The Four Corners of Law: City Hall Part II


The interior of City Hall at 80 Broad Street is free of charge. If you're in Charleston for a few days, please take the time to visit. The atmosphere never fails to strike me as quiet and professional, yet elegant. The interior was completely renovated in 1882 with the City Council Chamber on the top floor being enlarged and enhanced in the Victorian style.

I've been inside the Chamber when no one else was there and also when the Chamber was overflowing with residents and interested parties waiting for an opportunity to speak regarding an important issue before the Council. I'm always impressed - with the Council Chamber, the history of the building, the gravity of the decisions made there, and with the art gallery. This is the center of Charleston's government.

A visitor could spend hours in the Council Chambers reading the history of Charleston through the art gallery there, but I have a better idea: let Lindsay Barrios guide you through the paintings. I don't know if any other City Hall in the United States has a docent for its art gallery (or if they even have art galleries), but Charleston does. Lindsay is informative and delightful; she enjoys sharing the history of the faces lining the walls of City Hall.

You will meet the first Intendant (Mayor) of Charleston, Richard Hutson, who served from 1783 to 1788. You will also meet Joel Poinsett, a Charleston native whose French Huguenot ancestors had arrived here seeking religious liberty many years before. Poinsett was United States Ambassador to Mexico in the first part of the nineteenth century; he returned to Charleston with a lovely red flower which we named after him -- the poinsettia.

When he visited here in 1825, the Marquis de Lafayette sat for Charleston's native son and artist Charles Fraser, who painted Lafayette's portrait as a watercolor miniature on ivory. Fraser also painted an oil portrait of General William Moultrie, our celebrated hero of the first major Patriot naval victory against Sir Peter Parker and the British Navy on June 28, 1776 from an unfinished palmetto log fort on Sullivan's Island. Fraser's portrait of Moultrie was posthumous; Moultrie died in 1805 and the City Council commissioned Fraser to paint Moultrie from memory.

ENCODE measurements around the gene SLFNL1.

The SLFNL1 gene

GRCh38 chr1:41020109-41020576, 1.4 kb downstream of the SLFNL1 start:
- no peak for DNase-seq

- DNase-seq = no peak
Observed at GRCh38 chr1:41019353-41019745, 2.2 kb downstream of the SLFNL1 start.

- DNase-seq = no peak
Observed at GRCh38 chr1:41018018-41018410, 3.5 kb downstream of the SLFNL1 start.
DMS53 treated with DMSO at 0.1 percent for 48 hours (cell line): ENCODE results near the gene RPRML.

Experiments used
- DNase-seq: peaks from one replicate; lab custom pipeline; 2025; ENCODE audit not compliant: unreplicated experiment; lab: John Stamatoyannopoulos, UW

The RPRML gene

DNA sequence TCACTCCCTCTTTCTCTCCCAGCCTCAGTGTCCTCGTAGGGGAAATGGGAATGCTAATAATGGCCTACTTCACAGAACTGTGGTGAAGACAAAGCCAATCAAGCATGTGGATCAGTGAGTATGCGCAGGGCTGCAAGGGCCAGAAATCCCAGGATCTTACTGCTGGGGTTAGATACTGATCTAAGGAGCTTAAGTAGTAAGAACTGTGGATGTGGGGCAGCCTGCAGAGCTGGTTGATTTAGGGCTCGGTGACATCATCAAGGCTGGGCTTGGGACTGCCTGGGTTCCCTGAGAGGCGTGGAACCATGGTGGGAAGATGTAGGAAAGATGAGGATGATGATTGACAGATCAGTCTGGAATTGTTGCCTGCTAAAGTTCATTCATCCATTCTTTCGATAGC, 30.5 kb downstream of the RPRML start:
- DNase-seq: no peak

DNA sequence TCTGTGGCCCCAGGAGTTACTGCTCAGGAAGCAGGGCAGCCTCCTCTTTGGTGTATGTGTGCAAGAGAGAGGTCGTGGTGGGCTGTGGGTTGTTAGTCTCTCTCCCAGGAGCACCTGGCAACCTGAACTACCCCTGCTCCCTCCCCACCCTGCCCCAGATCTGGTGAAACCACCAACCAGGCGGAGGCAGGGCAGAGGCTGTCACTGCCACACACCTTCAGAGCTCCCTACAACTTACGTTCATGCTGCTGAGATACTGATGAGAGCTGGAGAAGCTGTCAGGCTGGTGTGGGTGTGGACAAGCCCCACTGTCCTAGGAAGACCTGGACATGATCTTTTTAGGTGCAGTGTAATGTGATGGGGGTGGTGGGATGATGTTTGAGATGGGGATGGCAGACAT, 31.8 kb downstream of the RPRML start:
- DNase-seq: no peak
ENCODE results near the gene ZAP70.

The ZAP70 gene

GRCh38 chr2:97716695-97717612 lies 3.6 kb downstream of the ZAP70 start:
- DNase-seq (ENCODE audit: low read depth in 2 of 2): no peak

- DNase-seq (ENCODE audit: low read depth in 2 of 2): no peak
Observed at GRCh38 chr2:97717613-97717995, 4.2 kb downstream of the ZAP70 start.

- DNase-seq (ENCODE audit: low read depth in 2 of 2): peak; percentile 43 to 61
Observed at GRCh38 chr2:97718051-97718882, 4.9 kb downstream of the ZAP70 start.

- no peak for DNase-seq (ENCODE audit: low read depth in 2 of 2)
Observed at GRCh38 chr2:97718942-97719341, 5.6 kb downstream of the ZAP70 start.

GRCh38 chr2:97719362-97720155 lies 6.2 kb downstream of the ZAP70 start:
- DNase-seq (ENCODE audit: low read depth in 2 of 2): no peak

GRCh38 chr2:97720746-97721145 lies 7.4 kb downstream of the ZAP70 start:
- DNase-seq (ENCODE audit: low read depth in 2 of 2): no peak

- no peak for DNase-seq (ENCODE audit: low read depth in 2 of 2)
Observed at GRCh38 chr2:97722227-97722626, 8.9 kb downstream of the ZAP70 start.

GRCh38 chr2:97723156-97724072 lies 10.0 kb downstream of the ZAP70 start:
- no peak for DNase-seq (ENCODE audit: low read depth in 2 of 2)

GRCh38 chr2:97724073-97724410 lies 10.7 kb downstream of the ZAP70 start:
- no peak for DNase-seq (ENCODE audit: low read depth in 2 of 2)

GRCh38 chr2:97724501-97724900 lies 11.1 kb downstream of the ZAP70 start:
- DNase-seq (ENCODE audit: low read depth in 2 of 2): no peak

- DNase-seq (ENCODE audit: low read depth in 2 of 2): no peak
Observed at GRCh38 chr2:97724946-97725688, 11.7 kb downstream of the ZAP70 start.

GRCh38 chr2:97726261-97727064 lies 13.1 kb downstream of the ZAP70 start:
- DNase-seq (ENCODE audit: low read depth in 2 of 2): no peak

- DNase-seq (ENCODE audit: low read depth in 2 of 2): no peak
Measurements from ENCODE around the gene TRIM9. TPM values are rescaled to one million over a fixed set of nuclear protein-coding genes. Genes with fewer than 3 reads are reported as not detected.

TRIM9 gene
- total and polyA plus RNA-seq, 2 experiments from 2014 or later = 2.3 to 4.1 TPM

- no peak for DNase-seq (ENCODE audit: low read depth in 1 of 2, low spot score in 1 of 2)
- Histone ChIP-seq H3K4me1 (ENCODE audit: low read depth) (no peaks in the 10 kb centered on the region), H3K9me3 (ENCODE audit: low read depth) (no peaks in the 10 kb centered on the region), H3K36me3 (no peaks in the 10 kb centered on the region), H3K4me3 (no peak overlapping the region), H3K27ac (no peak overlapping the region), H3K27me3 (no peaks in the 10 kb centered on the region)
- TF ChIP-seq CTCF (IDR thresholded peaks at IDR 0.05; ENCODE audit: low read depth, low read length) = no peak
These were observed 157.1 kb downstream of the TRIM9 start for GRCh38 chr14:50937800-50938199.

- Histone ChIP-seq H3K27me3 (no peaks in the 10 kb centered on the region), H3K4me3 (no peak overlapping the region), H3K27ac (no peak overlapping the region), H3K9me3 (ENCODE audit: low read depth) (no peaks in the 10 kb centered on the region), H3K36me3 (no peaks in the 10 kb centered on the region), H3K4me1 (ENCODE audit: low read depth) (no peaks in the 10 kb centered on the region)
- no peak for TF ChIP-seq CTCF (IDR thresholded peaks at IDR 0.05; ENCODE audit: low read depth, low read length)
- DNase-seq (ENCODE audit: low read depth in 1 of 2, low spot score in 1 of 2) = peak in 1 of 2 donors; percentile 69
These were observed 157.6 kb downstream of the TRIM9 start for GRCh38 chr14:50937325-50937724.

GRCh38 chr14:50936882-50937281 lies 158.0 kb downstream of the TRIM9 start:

The City Council collection includes several of our nation's early Presidents. Samuel Morse painted President James Monroe, and President Andrew Jackson was painted by John Vanderlyn. President Zachary Taylor was painted by James Henry Beard.

Our most famous painting is the portrait of President George Washington who visited Charleston for a week in May 1791. City Council commissioned artist John Trumbull, who was working here at the time, to paint Washington's portrait. Trumbull had served in the American Revolution, and at one time, was General Washington's aide-to-camp. Trumbull's first portrait of Washington was refused due to disappointment with the background (it was not Charleston), and this portrait is currently in the collection of Yale University.

The second portrait, completed in 1792, does show Charleston in the background, and it was accepted by the City. In Charleston, this portrait is commonly referred to "Trumbull's Revenge." Some visitors may notice visual elements of the portrait that would point to that title, but I suggest you get Lindsay to recount the rest of the story of "Trumbull's Revenge."

Next week we'll visit another corner of Charleston's "Four Corners of Law."